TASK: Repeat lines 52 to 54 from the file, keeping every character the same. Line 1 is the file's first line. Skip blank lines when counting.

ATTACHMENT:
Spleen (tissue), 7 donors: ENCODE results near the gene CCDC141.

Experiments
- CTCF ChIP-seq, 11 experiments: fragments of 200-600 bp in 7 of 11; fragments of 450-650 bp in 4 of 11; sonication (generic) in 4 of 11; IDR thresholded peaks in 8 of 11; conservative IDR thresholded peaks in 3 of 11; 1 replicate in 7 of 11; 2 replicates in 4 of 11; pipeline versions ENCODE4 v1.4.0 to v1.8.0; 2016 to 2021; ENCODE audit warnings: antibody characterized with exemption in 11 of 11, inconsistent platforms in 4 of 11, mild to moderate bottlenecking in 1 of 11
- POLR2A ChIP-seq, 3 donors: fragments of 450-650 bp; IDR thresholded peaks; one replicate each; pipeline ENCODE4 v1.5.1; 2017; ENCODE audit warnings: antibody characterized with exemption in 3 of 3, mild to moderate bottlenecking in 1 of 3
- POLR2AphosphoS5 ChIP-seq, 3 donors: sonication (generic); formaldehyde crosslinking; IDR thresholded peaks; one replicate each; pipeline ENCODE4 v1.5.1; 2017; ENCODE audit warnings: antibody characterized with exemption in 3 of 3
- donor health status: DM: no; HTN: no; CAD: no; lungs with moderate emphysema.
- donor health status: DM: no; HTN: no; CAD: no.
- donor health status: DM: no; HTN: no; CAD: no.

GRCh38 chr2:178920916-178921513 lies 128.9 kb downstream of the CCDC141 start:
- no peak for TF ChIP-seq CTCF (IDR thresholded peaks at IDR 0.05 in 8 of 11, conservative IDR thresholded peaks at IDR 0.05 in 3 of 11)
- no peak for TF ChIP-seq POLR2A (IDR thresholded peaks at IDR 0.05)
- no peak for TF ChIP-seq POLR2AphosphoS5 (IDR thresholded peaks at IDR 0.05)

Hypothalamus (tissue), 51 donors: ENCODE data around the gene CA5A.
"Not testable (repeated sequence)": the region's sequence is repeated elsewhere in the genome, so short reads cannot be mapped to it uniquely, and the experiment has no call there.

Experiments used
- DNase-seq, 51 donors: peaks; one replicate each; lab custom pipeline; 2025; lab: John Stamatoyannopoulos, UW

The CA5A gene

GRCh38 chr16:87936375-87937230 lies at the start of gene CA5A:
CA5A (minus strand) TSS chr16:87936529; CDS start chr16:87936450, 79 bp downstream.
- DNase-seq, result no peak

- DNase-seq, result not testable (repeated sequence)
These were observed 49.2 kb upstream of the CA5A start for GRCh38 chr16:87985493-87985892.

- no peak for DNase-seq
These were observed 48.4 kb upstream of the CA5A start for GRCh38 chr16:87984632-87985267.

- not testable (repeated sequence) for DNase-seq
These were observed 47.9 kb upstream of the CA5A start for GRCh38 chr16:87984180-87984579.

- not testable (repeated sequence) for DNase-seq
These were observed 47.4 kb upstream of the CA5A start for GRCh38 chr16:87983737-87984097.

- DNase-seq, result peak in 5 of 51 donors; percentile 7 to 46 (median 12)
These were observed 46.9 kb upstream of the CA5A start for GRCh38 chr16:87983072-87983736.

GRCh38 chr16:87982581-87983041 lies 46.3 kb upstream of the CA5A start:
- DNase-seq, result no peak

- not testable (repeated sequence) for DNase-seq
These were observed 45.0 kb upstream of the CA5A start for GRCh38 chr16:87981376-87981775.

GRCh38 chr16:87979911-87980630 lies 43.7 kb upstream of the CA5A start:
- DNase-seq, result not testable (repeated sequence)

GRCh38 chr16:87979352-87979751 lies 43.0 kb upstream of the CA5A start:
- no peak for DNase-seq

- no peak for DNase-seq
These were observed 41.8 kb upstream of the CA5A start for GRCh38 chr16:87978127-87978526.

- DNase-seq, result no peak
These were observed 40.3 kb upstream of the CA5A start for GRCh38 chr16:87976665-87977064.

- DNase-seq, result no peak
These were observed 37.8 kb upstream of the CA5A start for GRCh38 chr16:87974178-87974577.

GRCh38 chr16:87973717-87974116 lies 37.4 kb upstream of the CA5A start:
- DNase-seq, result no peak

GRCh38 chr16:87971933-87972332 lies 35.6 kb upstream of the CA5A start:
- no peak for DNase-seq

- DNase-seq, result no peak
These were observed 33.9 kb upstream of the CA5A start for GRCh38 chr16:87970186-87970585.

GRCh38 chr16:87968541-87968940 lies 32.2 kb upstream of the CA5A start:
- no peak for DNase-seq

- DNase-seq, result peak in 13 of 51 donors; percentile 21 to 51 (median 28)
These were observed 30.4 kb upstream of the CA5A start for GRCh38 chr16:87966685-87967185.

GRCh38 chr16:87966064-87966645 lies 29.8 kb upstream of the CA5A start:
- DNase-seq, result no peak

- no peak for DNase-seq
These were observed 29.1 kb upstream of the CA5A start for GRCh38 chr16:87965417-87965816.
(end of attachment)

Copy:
- no peak for DNase-seq

- DNase-seq, result peak in 13 of 51 donors; percentile 21 to 51 (median 28)
These were observed 30.4 kb upstream of the CA5A start for GRCh38 chr16:87966685-87967185.